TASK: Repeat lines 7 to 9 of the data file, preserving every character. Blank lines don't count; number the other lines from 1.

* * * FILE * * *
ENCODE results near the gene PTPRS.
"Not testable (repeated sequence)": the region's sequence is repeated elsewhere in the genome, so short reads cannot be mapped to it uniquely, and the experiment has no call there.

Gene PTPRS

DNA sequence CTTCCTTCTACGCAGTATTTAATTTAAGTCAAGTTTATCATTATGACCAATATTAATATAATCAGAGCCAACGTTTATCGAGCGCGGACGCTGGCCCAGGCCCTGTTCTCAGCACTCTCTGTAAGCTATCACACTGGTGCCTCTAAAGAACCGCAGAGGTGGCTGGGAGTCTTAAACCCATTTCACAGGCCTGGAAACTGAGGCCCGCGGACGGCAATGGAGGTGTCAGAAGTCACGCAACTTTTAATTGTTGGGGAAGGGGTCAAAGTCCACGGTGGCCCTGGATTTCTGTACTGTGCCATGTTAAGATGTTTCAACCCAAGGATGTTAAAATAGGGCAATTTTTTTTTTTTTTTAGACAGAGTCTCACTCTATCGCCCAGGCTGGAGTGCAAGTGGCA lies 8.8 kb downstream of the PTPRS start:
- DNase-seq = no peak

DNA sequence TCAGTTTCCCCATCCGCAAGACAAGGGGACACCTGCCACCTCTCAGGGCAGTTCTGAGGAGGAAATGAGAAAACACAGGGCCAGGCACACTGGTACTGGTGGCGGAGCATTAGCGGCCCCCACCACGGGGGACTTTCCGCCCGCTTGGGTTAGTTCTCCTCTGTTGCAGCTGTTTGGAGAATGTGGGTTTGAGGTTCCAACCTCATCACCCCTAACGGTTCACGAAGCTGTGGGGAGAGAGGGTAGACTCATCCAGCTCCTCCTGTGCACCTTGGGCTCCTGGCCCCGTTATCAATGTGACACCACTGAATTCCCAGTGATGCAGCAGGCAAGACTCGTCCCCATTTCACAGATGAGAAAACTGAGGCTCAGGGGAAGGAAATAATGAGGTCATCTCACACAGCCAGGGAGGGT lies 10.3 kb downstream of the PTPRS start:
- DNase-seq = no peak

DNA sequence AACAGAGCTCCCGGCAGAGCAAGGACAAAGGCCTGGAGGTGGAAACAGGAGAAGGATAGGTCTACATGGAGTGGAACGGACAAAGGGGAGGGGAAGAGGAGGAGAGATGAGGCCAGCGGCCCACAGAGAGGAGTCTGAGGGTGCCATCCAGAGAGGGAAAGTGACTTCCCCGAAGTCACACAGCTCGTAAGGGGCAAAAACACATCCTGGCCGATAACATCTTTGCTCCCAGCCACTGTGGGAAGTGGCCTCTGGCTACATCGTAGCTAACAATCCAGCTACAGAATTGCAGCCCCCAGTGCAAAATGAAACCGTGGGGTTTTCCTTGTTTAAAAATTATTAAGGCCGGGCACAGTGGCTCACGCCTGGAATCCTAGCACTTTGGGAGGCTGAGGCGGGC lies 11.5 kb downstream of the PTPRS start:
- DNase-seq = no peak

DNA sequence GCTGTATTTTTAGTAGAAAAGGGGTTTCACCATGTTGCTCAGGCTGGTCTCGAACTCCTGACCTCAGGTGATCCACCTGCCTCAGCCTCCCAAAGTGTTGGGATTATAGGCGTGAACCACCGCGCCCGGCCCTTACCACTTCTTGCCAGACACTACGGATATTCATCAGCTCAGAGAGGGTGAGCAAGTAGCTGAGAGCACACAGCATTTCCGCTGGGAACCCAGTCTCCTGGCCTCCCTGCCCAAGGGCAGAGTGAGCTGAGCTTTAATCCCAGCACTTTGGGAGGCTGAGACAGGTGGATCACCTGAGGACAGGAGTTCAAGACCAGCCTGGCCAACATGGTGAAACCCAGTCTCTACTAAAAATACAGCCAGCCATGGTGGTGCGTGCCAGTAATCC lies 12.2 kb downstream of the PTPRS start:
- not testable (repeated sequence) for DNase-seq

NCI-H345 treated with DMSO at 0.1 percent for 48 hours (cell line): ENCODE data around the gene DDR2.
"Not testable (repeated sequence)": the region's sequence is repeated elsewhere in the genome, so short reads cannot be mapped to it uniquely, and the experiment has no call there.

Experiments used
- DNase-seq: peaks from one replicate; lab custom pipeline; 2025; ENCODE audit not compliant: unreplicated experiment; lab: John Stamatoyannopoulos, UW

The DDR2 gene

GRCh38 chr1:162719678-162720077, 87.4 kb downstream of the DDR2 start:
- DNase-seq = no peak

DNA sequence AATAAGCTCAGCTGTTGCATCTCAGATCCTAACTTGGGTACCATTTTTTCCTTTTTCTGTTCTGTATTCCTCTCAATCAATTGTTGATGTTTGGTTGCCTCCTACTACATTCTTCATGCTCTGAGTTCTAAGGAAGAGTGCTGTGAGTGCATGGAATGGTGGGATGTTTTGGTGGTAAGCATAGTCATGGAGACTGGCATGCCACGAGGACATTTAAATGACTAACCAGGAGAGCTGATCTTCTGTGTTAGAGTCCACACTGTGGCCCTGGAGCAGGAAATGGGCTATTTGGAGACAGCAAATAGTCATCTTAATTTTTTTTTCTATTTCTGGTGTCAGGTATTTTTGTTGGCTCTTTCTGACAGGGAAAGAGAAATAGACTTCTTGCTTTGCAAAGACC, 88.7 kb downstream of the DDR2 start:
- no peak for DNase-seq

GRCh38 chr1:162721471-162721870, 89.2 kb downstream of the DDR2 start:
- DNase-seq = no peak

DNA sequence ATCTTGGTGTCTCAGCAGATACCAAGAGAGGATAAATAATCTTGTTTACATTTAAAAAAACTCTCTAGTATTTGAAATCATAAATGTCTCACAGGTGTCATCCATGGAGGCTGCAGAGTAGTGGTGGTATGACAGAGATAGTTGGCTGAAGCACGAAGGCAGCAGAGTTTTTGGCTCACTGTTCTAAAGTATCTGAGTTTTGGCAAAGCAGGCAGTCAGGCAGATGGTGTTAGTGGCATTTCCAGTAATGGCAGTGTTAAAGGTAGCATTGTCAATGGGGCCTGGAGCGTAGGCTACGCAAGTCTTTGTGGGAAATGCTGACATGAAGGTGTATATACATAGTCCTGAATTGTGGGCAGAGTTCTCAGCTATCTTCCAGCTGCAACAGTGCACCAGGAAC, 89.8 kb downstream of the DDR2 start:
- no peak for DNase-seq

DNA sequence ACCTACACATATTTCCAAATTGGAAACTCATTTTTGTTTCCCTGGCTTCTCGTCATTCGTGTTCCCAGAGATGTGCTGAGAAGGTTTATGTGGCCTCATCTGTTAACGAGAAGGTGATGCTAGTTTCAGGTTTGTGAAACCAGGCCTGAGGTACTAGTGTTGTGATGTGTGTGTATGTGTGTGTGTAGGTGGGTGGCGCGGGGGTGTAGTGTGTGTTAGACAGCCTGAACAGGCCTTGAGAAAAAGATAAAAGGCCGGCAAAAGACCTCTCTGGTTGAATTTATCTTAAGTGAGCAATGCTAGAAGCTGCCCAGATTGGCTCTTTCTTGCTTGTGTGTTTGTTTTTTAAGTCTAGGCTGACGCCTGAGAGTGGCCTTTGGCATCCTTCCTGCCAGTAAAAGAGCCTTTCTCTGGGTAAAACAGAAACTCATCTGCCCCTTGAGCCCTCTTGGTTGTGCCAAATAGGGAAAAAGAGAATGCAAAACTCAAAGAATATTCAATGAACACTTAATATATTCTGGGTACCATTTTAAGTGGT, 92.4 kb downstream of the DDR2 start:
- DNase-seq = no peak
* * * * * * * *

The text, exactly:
- DNase-seq = no peak

DNA sequence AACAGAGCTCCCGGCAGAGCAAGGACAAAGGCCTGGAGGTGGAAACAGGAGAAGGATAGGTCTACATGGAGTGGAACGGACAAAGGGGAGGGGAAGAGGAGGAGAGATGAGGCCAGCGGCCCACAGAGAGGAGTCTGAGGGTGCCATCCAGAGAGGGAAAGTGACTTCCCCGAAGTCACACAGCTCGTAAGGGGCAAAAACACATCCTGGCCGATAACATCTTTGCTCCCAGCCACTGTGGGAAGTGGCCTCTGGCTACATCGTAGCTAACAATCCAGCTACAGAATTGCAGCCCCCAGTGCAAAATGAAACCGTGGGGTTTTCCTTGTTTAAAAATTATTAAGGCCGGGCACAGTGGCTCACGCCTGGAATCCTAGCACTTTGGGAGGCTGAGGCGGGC lies 11.5 kb downstream of the PTPRS start:
- DNase-seq = no peak